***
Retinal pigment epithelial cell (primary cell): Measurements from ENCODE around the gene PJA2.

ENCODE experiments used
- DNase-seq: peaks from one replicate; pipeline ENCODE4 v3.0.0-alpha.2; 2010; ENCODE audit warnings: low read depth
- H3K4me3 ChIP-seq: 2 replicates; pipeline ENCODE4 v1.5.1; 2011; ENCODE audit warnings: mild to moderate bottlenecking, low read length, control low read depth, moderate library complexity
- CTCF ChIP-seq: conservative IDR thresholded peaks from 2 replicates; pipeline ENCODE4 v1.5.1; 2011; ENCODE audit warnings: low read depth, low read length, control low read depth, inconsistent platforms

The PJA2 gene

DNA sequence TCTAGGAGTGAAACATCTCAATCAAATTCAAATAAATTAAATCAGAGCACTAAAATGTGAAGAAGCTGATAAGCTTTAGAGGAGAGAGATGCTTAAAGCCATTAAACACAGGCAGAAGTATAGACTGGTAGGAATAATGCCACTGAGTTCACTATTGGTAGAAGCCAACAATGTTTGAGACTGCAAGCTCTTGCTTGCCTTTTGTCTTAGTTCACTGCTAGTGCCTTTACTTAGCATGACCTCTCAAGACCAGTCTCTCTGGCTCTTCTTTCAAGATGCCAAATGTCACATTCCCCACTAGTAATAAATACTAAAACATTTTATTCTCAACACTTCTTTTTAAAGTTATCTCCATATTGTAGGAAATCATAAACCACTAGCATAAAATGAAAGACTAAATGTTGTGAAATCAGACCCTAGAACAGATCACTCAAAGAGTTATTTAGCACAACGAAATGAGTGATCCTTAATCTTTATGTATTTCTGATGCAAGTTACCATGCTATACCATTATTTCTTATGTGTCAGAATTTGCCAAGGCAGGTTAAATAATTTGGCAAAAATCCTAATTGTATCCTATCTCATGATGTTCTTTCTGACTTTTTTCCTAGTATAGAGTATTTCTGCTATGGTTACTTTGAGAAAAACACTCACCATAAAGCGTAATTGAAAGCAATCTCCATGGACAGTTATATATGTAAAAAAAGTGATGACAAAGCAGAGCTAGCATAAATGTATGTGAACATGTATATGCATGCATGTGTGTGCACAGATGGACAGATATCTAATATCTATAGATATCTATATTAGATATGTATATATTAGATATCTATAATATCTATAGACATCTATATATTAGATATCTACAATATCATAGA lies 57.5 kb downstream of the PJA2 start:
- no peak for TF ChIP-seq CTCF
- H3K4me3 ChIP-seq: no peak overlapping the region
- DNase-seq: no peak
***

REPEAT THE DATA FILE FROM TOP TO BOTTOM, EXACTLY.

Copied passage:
Retinal pigment epithelial cell (primary cell): Measurements from ENCODE around the gene PJA2.

ENCODE experiments used
- DNase-seq: peaks from one replicate; pipeline ENCODE4 v3.0.0-alpha.2; 2010; ENCODE audit warnings: low read depth
- H3K4me3 ChIP-seq: 2 replicates; pipeline ENCODE4 v1.5.1; 2011; ENCODE audit warnings: mild to moderate bottlenecking, low read length, control low read depth, moderate library complexity
- CTCF ChIP-seq: conservative IDR thresholded peaks from 2 replicates; pipeline ENCODE4 v1.5.1; 2011; ENCODE audit warnings: low read depth, low read length, control low read depth, inconsistent platforms

The PJA2 gene

DNA sequence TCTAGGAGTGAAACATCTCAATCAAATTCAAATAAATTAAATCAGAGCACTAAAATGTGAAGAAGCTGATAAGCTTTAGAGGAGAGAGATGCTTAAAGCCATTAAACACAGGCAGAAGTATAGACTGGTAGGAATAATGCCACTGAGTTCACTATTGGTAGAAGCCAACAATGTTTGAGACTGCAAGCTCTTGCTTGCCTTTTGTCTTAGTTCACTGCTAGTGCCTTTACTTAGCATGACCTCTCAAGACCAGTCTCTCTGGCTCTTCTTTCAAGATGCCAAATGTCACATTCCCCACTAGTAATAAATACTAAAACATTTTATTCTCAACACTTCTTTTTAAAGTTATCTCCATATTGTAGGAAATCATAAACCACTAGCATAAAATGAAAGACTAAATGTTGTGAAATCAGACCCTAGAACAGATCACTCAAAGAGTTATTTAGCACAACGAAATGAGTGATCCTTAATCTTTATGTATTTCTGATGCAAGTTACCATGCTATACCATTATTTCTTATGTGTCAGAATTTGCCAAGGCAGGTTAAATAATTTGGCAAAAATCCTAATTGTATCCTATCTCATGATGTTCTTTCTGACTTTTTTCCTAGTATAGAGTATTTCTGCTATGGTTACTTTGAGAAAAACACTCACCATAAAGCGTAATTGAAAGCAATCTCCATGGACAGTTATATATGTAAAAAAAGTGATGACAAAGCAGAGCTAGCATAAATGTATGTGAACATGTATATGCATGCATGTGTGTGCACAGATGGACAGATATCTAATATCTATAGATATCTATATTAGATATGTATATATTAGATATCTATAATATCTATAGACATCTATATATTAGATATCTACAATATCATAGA lies 57.5 kb downstream of the PJA2 start:
- no peak for TF ChIP-seq CTCF
- H3K4me3 ChIP-seq: no peak overlapping the region
- DNase-seq: no peak